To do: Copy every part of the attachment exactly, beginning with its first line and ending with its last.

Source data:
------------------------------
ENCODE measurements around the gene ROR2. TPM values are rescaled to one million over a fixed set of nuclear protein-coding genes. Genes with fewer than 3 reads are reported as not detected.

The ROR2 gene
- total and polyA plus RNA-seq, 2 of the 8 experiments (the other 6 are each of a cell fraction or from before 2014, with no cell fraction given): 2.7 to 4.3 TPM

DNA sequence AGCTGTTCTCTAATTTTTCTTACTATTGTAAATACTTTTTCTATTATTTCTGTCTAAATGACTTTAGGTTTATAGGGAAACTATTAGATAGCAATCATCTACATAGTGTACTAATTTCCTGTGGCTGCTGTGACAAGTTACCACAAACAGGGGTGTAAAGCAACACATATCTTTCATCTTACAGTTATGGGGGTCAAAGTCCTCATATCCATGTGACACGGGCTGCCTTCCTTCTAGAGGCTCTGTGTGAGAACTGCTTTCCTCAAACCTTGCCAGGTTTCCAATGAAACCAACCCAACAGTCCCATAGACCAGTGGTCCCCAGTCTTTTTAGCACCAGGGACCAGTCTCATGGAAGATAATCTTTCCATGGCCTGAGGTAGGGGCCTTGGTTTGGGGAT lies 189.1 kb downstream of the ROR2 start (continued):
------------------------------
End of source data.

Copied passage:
ENCODE measurements around the gene ROR2. TPM values are rescaled to one million over a fixed set of nuclear protein-coding genes. Genes with fewer than 3 reads are reported as not detected.

The ROR2 gene
- total and polyA plus RNA-seq, 2 of the 8 experiments (the other 6 are each of a cell fraction or from before 2014, with no cell fraction given): 2.7 to 4.3 TPM

DNA sequence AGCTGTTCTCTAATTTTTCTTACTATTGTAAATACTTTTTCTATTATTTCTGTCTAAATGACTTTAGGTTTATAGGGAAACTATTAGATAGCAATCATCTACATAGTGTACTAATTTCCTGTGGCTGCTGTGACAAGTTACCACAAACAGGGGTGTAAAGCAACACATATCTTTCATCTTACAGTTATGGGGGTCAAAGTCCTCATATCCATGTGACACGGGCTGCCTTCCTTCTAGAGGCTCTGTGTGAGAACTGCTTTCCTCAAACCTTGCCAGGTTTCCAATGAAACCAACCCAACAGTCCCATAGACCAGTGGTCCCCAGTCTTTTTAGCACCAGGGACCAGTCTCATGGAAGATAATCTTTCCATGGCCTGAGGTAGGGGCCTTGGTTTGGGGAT lies 189.1 kb downstream of the ROR2 start (continued):